Autism in the ’70s: Therapies and treatments

A common therapy attempted in that case is called “Z” Therapy, developed by Dr Robert Zaslow.

Dr Zaslow makes his home part-time in Colorado, where he teaches others his technique.

Zaslow’s California license was taken away as the result of a suit brought against him in California. He was found guilty of doing permanent damage to the kidneys of a young woman who was punched instead of “tickled” because she didn’t react to the traditional therapy treatment.

Z Therapy is based on a tickling treatment which is supposed to break through to the autistic child or adult and force him to make eye contact and respond to the person holding him.

Some success has been reported at various facilities that treat the mentally ill, but there have also been reports of its making patients worse.

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It is controversial. Controversial enough so that when approached by the local department of social services, Mrs Moyers refused to have Brad treated with Z Therapy. And she had to go to court to make her refusal legitimate.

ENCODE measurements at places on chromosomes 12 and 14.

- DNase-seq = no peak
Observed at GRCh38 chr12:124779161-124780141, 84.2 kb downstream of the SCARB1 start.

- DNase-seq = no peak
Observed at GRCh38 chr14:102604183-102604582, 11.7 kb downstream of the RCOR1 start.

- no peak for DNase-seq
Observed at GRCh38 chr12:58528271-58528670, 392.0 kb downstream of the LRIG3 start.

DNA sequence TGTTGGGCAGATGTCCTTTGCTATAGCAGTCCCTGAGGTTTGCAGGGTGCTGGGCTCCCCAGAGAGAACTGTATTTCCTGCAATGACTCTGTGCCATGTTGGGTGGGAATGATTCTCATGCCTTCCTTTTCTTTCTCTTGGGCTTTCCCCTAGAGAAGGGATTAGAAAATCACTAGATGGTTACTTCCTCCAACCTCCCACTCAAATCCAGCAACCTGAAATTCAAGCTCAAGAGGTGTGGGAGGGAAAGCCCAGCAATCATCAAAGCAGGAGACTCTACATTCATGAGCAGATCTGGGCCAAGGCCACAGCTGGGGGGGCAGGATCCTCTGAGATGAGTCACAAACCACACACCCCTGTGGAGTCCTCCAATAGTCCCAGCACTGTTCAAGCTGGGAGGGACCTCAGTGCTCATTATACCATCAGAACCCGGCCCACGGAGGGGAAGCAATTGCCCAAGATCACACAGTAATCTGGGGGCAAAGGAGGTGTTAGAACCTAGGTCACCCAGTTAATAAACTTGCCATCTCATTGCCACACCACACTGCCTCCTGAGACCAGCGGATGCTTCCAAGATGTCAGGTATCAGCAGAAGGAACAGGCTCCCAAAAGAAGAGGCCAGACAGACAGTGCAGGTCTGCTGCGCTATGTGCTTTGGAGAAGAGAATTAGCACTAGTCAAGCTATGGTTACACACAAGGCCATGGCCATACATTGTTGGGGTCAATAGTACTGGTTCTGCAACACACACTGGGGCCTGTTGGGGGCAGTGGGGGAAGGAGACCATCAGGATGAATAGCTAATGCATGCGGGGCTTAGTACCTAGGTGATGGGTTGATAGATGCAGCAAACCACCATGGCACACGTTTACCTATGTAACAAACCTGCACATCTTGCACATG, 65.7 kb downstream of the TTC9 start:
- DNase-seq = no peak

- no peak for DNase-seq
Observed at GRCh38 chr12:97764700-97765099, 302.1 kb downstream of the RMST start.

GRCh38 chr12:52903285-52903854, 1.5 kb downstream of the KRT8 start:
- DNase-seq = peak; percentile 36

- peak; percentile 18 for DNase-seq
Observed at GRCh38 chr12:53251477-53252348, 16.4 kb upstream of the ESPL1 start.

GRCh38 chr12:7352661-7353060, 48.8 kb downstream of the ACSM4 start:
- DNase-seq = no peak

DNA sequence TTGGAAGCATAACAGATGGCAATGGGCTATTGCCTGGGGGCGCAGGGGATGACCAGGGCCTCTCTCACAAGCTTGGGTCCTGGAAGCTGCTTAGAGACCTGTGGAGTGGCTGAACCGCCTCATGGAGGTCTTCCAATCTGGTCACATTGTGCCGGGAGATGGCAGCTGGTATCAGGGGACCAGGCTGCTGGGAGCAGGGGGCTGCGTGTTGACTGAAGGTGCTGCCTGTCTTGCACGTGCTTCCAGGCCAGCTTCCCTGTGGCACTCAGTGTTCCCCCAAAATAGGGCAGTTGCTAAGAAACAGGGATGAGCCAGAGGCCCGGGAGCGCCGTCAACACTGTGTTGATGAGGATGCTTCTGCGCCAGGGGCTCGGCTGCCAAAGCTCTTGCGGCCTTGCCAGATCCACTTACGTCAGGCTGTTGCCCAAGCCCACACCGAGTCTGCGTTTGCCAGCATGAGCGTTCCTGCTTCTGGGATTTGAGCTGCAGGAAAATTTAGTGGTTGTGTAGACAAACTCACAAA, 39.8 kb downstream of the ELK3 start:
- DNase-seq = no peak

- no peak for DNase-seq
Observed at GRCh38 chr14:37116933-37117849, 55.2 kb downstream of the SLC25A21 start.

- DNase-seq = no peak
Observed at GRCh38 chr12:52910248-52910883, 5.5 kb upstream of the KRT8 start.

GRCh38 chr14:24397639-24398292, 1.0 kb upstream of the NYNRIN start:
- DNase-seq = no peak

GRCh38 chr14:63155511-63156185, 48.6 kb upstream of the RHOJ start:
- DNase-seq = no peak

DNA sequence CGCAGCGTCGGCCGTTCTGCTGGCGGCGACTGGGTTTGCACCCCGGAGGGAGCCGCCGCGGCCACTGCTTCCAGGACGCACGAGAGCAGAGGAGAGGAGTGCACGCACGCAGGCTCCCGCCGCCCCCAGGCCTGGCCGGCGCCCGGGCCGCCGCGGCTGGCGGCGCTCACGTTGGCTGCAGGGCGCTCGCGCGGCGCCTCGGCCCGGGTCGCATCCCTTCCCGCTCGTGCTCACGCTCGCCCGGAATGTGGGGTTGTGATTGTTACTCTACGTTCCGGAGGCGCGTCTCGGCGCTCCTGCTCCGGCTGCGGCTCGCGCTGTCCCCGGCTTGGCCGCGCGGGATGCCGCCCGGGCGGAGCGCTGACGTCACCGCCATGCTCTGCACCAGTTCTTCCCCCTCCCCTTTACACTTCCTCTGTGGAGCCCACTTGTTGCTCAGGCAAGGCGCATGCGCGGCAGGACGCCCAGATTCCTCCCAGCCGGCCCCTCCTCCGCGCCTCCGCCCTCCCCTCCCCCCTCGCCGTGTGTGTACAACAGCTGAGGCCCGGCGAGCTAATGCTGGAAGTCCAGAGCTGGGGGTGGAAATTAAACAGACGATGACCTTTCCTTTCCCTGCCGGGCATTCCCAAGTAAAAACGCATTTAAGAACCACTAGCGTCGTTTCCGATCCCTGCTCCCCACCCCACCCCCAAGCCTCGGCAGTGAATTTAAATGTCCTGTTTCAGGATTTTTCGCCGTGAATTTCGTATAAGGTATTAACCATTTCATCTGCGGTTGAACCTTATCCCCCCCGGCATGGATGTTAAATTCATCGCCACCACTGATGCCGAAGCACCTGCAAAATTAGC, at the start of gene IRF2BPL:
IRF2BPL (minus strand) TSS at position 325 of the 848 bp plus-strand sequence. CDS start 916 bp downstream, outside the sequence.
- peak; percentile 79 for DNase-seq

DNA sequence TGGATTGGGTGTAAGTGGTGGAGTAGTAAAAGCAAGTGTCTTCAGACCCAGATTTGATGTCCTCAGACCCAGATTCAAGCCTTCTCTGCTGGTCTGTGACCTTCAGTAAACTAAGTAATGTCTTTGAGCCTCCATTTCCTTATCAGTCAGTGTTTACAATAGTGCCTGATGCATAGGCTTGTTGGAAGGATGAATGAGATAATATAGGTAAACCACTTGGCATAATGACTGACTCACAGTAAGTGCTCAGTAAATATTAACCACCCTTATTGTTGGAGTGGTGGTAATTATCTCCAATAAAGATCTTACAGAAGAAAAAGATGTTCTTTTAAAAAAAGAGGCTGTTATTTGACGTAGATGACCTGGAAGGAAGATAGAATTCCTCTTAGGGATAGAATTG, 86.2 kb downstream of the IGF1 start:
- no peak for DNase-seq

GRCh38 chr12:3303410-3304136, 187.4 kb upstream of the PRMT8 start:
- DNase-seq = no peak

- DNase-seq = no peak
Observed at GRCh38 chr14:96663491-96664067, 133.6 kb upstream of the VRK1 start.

Mrs Moyers spent seven years trying to get an accurate diagnosis for Brad. She fell back on the findings of an Indiana hospital, who diagnosed it correctly when he was three, but where there was no treatment resulting.

She wrote to the institute in San Diego, and they sent her a form to fill out about Brad. The form was analyzed by a computer, and the diagnosis was made.

After seven years, she got diagnosis and recommendations for treatment from a computer.

“True autism is so specific that if the facts are put into a computer, it can diagnose it correctly,” she explains. She was sent information and the names of persons in Colorado she could contact for help.

Brad now is on vitamins B and C in large doses, and “has responded remarkably” to them, says Mrs Moyers. She also is an active member of the National Society for Autistic Children, and she and her husband are going to try and start a local chapter. She already knows several other parents of autistic children locally, she says.